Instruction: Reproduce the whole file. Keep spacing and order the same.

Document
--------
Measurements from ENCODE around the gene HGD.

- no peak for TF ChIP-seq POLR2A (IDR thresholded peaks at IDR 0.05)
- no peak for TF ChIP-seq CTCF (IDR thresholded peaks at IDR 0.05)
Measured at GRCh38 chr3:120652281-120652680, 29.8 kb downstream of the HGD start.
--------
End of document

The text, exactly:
Measurements from ENCODE around the gene HGD.

- no peak for TF ChIP-seq POLR2A (IDR thresholded peaks at IDR 0.05)
- no peak for TF ChIP-seq CTCF (IDR thresholded peaks at IDR 0.05)
Measured at GRCh38 chr3:120652281-120652680, 29.8 kb downstream of the HGD start.